Tamati Coffey believes with the Labour Party behind him he can win the Waiariki electorate seat off the co-leader of the Maori Party at next year's general election.
Mr Coffey was the only person nominated to represent Labour and take on Te Ururoa Flavell, but still needs to go through a Labour Party confirmation process before he becomes its official candidate for Waiariki.
Labour Party general secretary Andrew Kirton confirmed Mr Coffey was the only nominee and that he would not need to go through a candidate selection process.
He said local party members would still need to endorse Mr Coffey's nomination at an upcoming meeting.
"Technically it is not yet a done deal, we have got to respect the process and let the local party members decide as it's their decision," Mr Kirton said.
Mr Coffey said he decided to have a go for the Waiariki seat after "a very long process of consultation with my friends, with my family, with my wider family, and my supporters as well".
He lost to Rotorua MP Todd McClay in the 2014 general election.
"After the last election one of the big pieces of feedback I got was that I stood in the wrong seat.
"Since that point I've been thinking about potentially making the move over to the Waiariki seat."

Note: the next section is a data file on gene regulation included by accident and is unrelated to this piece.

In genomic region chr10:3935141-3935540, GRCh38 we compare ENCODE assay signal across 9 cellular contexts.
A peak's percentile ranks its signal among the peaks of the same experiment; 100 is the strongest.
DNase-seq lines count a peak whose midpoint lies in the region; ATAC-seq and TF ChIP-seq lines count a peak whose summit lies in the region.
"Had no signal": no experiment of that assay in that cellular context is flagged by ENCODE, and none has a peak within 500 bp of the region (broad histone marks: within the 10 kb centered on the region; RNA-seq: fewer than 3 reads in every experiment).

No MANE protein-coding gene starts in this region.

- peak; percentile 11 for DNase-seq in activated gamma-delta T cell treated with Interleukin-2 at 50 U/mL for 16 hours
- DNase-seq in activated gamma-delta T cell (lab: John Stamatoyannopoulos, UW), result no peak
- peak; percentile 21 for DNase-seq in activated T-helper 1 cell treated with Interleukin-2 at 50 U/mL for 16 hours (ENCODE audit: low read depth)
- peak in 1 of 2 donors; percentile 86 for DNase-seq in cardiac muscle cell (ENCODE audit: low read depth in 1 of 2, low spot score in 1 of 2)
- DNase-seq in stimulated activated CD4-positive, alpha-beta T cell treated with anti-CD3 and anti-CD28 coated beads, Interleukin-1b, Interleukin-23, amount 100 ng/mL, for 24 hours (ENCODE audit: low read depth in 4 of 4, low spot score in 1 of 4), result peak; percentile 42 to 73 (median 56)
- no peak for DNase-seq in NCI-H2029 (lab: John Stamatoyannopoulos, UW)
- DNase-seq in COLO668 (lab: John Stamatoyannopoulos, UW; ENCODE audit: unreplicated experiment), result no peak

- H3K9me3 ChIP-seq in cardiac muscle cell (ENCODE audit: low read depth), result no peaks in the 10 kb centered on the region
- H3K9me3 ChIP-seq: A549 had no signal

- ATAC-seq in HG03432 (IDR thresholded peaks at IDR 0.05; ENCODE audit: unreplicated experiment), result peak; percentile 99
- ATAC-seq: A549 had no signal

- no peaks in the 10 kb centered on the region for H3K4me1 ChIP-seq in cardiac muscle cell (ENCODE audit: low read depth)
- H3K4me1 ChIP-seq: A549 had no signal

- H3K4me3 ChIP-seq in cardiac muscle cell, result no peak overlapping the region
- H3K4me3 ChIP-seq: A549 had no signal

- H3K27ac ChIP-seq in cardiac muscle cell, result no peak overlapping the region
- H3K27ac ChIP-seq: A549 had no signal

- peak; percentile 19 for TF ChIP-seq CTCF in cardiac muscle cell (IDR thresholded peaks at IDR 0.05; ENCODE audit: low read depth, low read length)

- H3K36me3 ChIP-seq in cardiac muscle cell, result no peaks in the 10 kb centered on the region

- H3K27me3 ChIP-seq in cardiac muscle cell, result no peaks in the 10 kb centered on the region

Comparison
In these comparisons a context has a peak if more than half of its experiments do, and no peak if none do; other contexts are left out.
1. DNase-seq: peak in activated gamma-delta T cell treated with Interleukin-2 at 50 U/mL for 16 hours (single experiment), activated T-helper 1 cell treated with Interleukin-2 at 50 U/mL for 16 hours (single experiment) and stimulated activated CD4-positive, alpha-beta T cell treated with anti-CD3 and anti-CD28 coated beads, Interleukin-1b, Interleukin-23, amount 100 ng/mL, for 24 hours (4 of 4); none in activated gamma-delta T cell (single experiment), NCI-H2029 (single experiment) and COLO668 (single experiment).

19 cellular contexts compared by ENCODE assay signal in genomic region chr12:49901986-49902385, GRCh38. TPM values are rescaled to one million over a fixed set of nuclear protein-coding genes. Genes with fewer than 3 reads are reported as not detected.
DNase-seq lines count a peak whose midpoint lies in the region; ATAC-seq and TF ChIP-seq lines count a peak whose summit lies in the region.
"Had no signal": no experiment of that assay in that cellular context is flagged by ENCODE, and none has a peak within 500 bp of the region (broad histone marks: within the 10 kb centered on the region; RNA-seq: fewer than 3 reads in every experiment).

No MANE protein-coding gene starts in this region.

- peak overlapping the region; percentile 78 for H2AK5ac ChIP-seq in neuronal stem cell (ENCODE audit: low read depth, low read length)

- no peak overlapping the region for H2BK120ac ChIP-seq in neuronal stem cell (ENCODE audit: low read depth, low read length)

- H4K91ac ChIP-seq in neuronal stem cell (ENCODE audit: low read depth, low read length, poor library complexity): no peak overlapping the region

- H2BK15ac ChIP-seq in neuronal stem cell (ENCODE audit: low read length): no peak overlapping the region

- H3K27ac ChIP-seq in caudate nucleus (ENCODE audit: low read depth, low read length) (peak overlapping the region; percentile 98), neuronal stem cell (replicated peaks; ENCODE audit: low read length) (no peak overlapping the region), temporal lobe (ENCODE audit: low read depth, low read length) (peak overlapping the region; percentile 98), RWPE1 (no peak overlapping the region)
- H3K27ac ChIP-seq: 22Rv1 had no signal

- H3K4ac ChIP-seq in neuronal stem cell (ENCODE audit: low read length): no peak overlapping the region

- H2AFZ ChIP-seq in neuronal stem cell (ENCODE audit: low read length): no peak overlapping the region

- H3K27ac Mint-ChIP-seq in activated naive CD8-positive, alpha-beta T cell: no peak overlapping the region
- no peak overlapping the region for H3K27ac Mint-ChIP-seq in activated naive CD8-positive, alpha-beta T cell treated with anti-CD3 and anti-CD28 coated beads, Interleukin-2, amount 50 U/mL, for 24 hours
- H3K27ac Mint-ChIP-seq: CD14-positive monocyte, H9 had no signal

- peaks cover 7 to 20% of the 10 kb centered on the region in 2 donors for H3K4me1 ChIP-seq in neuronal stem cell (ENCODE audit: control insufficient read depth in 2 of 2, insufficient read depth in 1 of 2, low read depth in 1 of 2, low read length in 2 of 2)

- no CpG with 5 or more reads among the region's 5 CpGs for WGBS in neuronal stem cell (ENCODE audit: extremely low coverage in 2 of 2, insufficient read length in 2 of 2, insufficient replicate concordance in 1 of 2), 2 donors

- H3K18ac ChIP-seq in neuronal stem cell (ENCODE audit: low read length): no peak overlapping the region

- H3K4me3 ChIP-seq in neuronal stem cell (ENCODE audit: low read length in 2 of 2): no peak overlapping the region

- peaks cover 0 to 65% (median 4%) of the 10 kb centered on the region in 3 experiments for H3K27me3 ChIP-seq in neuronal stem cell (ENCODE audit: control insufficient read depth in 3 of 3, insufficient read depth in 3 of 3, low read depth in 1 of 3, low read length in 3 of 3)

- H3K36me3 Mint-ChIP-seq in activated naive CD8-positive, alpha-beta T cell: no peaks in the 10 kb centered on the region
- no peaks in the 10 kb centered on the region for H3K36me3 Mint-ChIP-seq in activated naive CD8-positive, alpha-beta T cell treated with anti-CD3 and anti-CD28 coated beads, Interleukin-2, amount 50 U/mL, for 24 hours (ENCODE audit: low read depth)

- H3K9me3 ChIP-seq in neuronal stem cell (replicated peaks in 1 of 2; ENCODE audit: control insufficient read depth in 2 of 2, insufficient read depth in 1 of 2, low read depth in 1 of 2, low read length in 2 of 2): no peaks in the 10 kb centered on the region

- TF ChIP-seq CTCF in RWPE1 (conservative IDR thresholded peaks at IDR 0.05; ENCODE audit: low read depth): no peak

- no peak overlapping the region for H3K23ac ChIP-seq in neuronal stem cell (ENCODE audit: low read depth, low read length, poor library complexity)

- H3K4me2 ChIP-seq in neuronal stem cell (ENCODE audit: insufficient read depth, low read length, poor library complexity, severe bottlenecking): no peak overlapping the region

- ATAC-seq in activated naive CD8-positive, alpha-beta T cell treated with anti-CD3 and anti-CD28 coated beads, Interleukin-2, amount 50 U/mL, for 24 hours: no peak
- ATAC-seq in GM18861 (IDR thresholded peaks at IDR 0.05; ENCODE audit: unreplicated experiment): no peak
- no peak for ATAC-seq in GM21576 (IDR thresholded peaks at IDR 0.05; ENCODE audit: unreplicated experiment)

He said he felt "a little bit disappointed with the performance of the Maori Party" and said the Labour Party offered a change of government.
"There are a lot of disappointed Maori Party voters out there that are still quite disappointed that National and the Maori Party still sit at the same table.
"They have been there to prop the National Government up.
"People know me now, I'm a trustworthy person . . . and hopefully if I get there, I will be able to sort some of these problems out."
He said in the last election Labour's Waiariki candidate Rawiri Waititi and Mana's Annette Sykes had enough votes between them to beat Mr Flavell.
"It was a strong signal to our party that this seat is doable, it is winnable, Labour has held it in the past and we can win it again.
"If we work strategically . . . it is a highly winnable seat.
"We just need a really strong candidate and a really focused campaign."
Mr Flavell released a short statement regarding Mr Coffey's nomination.
"I commend Tamati for putting his name forward to run for Parliament a second time and wish him the best.
"However, my focus right now is continuing to work tirelessly for our people in the Waiariki electorate and the nation as a whole."
Mr Flavell said he would not comment any further regarding Mr Coffey's claims.
Mr Waititi, who was the Labour Party candidate for Waiariki in the past election, coming second to Mr Flavell, recently switched his allegiance to the Maori Party, saying at the time he wanted Maori to unite under one banner and work harder for Maori as a whole.
Meanwhile, nominations for Labour's general electorate seats opened yesterday and close at 5pm on December 6.
Waiariki electorate results 2014
- Te Ururoa Flavell (Maori Party): 9726
- Rawiri Waititi (Labour Party): 5837
- Annette Sykes (Internet Mana): 5482
- Pat Spellman (NZ Independent Coalition): 301
- Labour Party: 8595
- Maori Party: 4880
- NZ First: 2809
- Internet Mana: 2524
- Green Party: 1787
- National Party: 1120
(Top six listed only)